Arts

Horizon Theatre Examines School-To-Prison Pipeline In Latest Production

Jay Jones Stephen Ruffin Pipeline Horizon Theatre.
Jay Jones Stephen Ruffin Pipeline Horizon Theatre.
Credit Summer Evans / WABE

On its surface, being expelled from school may not seem to be a life-or-death matter. But for a young black man, it could indeed determine his fate. The struggle between a teenager’s angst, his mother’s guidance, and an educational system that is stacked against him is at the center of the Obie Award-winning play, “Pipeline” by Dominique Morisseau. Horizon Theatre’s production is on stage through April 21.

We learn early in the show that the student in question, Omari, has gotten into a violent altercation with a teacher at his private boarding school, that there is video, and that he is being threatened with expulsion and could even have charges brought against him. His mother, Nya—a teacher at a public high school with plenty of problems of its own—is forced to reconcile his actions with her own parenting decisions as she tries to save her son.

“[Omari] is one of only two black students at this entire school,” actor Stephen Ruffin, playing Omari, tells “City Lights” host Lois Reitzes, “and the reason this altercation happened is because he was being singled out and provoked by his teacher in front of an entirely white class.”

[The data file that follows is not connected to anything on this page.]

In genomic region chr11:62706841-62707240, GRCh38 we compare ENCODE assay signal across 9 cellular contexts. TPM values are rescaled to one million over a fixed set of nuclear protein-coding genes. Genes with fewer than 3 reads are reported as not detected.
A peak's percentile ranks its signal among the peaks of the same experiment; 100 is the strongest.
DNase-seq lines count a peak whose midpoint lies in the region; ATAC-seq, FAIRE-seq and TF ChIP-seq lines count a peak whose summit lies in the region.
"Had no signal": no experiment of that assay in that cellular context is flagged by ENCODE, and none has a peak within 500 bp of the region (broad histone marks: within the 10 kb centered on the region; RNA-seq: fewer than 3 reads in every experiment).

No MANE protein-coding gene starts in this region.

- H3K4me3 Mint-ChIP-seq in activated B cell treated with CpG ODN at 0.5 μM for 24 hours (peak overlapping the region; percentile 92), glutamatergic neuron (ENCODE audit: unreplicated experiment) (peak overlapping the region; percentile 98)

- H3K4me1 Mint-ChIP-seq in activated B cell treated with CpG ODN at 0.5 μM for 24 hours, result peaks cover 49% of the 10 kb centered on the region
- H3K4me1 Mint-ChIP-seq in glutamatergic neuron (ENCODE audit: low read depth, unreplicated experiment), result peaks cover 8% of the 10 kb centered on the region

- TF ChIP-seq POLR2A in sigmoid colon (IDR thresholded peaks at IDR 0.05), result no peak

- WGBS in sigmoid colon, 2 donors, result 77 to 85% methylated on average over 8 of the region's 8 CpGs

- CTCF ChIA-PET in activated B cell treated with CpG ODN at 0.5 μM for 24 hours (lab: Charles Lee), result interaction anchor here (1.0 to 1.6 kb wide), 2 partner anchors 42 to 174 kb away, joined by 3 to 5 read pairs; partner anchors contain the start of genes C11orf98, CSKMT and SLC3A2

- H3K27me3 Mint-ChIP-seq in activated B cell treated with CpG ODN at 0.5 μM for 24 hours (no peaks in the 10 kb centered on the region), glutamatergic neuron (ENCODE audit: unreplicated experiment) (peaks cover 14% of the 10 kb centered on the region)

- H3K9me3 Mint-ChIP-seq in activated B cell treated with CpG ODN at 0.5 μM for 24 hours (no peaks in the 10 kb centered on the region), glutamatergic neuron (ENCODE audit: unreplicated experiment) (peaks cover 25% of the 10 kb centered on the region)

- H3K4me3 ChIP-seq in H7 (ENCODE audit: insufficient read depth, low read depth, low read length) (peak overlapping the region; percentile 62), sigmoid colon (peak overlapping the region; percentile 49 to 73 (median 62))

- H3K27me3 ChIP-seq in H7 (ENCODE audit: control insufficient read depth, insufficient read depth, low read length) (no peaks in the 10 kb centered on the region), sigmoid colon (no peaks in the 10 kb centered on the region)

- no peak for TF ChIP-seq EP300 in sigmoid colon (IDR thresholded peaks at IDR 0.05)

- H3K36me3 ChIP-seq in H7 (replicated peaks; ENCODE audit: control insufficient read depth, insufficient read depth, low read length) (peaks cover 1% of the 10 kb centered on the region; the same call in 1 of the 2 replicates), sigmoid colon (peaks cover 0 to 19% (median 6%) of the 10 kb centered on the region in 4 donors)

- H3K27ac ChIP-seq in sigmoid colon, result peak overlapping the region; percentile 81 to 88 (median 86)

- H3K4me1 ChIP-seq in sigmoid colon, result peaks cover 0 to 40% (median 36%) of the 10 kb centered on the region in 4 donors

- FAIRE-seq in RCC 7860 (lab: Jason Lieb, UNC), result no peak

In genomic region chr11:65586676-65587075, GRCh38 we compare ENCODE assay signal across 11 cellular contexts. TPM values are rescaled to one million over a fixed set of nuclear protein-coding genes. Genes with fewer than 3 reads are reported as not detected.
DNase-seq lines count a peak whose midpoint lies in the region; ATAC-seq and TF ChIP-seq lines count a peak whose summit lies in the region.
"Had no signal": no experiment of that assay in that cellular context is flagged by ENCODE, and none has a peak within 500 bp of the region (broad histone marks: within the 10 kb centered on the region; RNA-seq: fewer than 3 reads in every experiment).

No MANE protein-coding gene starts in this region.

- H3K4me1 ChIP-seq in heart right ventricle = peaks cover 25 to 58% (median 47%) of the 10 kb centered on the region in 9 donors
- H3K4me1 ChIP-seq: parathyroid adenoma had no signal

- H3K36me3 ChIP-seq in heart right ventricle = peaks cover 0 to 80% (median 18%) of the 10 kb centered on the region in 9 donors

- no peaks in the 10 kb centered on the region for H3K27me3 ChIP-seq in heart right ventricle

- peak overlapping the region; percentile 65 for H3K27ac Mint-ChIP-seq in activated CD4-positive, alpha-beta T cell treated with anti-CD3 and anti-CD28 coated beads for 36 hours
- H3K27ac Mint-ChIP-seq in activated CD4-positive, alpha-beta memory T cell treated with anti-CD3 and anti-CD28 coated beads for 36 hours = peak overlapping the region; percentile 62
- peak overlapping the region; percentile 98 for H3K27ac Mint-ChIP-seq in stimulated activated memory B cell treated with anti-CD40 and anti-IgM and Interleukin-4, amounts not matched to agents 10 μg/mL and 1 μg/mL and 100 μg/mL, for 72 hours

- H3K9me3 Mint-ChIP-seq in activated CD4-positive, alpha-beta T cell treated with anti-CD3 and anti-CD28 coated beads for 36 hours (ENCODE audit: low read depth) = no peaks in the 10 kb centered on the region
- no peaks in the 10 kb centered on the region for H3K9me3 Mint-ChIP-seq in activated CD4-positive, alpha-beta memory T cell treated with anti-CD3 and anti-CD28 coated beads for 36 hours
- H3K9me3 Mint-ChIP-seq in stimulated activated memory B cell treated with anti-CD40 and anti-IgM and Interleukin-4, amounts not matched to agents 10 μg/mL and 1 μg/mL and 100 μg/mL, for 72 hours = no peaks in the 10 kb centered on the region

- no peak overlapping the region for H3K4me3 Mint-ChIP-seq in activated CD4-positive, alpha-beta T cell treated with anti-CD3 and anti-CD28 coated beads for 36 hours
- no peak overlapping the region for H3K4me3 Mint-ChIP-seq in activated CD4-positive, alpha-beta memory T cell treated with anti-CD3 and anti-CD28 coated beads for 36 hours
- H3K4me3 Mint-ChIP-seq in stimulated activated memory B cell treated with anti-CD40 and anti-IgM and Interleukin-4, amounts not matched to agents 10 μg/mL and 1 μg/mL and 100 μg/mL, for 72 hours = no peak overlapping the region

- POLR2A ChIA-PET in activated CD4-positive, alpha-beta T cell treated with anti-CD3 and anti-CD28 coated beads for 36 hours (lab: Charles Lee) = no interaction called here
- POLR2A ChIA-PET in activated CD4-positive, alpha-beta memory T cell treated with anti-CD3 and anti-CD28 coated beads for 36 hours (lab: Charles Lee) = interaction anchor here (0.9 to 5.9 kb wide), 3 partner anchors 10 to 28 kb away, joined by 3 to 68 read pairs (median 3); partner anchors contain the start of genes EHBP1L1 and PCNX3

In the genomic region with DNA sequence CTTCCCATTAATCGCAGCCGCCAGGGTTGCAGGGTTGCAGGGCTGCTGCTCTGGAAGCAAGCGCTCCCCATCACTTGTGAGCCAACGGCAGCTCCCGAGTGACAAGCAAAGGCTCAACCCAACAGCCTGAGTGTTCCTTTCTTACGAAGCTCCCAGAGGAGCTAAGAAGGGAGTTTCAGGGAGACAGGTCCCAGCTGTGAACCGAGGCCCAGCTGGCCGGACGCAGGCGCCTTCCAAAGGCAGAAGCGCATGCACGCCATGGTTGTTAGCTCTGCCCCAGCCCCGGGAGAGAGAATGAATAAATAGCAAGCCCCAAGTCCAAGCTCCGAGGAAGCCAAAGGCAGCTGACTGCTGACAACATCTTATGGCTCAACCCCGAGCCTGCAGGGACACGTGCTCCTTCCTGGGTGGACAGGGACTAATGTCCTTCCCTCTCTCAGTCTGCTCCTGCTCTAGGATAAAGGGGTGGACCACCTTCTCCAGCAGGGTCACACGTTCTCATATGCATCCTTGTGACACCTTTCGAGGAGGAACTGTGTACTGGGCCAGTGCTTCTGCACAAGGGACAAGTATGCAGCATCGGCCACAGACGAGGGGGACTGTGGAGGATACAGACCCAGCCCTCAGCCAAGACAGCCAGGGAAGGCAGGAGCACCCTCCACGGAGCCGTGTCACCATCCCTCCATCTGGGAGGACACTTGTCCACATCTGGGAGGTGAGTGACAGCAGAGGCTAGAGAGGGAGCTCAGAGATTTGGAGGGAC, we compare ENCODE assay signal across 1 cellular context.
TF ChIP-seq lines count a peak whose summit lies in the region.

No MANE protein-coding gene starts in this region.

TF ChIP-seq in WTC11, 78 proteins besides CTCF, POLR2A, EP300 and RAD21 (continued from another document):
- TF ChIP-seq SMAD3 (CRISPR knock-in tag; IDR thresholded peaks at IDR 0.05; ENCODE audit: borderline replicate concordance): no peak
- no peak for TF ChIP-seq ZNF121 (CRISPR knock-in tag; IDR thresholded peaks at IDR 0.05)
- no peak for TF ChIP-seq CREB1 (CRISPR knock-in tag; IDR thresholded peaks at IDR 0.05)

But the story is not just about one young black man’s tragic downfall. Morisseau’s play is layered with nuance and brings up issues of wealth and privilege, as well as the policing of black anger.

“[Morisseau] takes the stereotypes and turns them upside down so it becomes more of a universal story,” says actor Jay Jones, playing Omari’s estranged father, Xavier. “We talk about just poverty and black men from the hood and the disadvantages inherent from fractured communities, but Omari’s not that kid. This his has got money in his pocket—he’s saving his money that his father sends him, but his father is not offering the love and support that he needed.”

“Men, especially black men in America have been taught a certain way how to love,” Ruffin says. “[The play] is about love languages too, it’s about this disconnect in masculinity and what it means to be a good father.”